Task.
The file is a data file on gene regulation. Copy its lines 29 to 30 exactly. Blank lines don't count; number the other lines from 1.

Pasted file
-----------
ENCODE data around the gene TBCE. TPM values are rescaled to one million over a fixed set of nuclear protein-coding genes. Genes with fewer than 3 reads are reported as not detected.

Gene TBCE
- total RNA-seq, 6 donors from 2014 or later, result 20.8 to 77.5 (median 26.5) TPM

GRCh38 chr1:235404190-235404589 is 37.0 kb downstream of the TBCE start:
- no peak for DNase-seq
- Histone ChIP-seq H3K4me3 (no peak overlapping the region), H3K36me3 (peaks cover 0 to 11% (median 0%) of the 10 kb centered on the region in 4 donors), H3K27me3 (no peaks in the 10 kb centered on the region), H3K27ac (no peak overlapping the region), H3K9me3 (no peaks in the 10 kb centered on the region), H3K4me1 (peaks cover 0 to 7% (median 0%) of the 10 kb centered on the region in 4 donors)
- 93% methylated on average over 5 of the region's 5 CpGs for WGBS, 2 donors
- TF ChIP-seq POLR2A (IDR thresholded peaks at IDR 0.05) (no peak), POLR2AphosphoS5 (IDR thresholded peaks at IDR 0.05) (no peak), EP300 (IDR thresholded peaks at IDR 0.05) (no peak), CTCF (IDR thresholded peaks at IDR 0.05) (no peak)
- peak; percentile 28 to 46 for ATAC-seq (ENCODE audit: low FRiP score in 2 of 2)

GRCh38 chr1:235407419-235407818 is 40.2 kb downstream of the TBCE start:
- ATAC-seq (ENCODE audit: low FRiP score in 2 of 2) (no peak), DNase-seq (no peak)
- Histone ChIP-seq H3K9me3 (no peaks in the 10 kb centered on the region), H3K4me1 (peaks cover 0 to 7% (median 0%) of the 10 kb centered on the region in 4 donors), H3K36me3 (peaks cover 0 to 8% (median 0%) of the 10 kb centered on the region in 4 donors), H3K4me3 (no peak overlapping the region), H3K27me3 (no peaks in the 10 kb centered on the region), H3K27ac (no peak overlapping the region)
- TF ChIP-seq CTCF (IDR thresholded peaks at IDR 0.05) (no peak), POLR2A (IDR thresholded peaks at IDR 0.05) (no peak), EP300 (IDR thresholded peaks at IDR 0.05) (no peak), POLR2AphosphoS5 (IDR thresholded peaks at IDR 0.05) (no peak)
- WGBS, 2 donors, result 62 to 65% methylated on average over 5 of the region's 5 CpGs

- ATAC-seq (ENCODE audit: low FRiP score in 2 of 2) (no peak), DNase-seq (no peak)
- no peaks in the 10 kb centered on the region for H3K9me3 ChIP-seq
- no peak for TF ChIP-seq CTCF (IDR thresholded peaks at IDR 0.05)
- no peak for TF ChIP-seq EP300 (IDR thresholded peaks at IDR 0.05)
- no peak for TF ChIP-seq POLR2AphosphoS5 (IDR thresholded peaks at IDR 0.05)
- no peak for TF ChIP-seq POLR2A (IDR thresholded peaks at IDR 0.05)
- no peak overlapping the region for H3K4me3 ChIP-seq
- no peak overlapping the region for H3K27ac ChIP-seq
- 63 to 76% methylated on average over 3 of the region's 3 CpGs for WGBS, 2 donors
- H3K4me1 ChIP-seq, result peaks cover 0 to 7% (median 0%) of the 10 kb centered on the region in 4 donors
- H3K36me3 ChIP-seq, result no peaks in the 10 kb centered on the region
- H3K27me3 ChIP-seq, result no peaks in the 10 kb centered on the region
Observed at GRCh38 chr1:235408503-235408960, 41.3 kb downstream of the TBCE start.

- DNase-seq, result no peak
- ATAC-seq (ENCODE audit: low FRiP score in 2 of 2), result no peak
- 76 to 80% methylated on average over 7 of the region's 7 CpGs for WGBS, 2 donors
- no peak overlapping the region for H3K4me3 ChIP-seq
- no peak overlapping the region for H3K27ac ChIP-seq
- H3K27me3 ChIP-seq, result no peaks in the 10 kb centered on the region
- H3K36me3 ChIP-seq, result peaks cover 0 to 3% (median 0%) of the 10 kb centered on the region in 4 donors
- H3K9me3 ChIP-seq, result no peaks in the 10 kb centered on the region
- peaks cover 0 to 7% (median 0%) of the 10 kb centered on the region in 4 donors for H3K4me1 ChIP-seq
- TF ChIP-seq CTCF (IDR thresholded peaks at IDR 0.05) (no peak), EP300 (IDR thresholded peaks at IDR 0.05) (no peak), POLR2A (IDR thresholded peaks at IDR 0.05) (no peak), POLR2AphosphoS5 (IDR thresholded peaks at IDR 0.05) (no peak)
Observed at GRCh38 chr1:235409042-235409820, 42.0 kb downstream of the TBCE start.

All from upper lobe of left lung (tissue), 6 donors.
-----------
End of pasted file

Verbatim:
- ATAC-seq (ENCODE audit: low FRiP score in 2 of 2), result no peak
- 76 to 80% methylated on average over 7 of the region's 7 CpGs for WGBS, 2 donors